Ferrisjso wrote:Yeah, you're in a good situation. Your LSAT score is well above average, you beat 85% of the people taking it!(They were advising a 166 to retake on another thread lol) Your GPA is objectively great even by most of the retake crowd's standards. With no debt I don't see how this is a problem(the main critique most people get on here is taking out arguably to much debt to justify a schools employment prospects). I see where they're coming from to an extent wanting to make sure you want to be a lawyer, but if you weren't considering practicing law why would you be on here? I also agree 1000% on the whole undergrad jobs not being worth it point. For me part of the appeal of Law School is to be able to go from school straight into somewhat meaningful work(also desperately want to escape my hometown). I'm a 0L but one part of the consensus on here I agree with wholeheartedly(that the rest of them will probably agree with) is to go to school wherever you want to live/practice. The hardest obstacle in my decision right now is selecting between three regions(when I get all my decisions I'm going to make a thread on it). Go to whatever region you like(with the possible exception of Indiana or DC, even if your parents are paying for it that's a ton of money you probably shouldn't pay if you're not in love with either of those places). Ohio State is more justifiable. If I were in your shoes though I would probably go with the consensus on here among the people who gave you advice and go to Pitt(I have no interest or bias towards any of the regions you're looking at, so for me and most outside observers I'd guess, free wins). I would also think over if you wanted to be a lawyer(I don't think anyone needs to take several years to think about that though) if you have any uncertainty in your mind. Best of Luck!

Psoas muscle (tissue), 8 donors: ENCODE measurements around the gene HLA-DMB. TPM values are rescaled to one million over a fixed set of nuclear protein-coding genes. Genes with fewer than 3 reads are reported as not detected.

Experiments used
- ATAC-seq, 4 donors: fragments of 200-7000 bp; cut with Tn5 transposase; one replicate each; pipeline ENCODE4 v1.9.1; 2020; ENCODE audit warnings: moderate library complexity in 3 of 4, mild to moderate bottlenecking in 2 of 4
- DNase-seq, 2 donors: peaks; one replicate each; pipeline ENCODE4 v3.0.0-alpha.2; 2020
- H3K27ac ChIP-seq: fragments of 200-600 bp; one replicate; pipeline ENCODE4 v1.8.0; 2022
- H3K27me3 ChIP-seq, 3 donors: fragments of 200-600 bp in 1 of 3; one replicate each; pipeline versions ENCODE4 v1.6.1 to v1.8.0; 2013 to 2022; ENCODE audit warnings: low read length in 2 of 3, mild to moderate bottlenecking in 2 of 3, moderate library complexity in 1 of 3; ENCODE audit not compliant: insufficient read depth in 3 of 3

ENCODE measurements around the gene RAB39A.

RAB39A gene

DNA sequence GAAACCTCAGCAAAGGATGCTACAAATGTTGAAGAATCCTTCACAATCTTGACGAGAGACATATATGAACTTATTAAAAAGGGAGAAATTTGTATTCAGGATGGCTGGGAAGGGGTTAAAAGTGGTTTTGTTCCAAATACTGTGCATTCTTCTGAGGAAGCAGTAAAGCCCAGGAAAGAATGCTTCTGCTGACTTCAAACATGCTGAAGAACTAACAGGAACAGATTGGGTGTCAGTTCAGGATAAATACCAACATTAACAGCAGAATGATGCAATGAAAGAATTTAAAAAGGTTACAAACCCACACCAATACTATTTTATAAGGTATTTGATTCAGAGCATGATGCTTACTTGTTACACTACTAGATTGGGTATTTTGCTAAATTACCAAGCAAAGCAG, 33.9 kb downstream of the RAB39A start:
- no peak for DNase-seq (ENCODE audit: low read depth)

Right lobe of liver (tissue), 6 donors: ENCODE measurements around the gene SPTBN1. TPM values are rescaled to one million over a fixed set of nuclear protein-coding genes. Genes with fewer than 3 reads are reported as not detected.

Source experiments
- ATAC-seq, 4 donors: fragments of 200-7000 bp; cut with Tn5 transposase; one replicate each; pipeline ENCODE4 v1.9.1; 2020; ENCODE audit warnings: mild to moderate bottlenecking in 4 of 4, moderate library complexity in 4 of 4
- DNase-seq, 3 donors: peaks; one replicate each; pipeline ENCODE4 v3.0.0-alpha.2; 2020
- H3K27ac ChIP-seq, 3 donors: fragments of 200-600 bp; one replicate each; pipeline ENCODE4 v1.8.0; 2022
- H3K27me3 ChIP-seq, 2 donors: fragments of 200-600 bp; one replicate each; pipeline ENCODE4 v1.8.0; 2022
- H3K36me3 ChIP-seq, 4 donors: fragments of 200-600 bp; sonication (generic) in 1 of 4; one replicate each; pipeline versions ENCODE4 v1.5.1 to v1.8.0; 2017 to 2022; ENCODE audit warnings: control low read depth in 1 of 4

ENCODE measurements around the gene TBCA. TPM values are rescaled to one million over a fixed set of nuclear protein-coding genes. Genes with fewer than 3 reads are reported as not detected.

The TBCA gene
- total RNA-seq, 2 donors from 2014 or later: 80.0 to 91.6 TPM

Please stop giving advice to people. And especially please stop giving advice based on that idiotic metric of your "You did better than [X]% of test-takers," mantra. Most people who go to law school shouldn't be going to law school, and having a mediocre LSAT (yes, 160 after 3 takes is, in fact, mediocre) should not be seen as a rubber stamp of approval that a legal career is the right thing to do.

OP: Everyone's point (except for the one 0L who is convinced that law school is a great choice for everyone who doesn't know what they want in life) is precisely that you are too young to be making this decision. You're about to invest three years of your life and a not-insignificant amount of money into a career path that you have already said you don't want to stay in. The fact that the above poster has not bothered to actually read your career goals should not be filling you with confidence, and you should seriously be questioning why you've responded most warmly to that post instead of the majority of other posters who are either law students, lawyers, or ex-lawyers. Look up "confirmation bias", and ask yourself if it's operating here.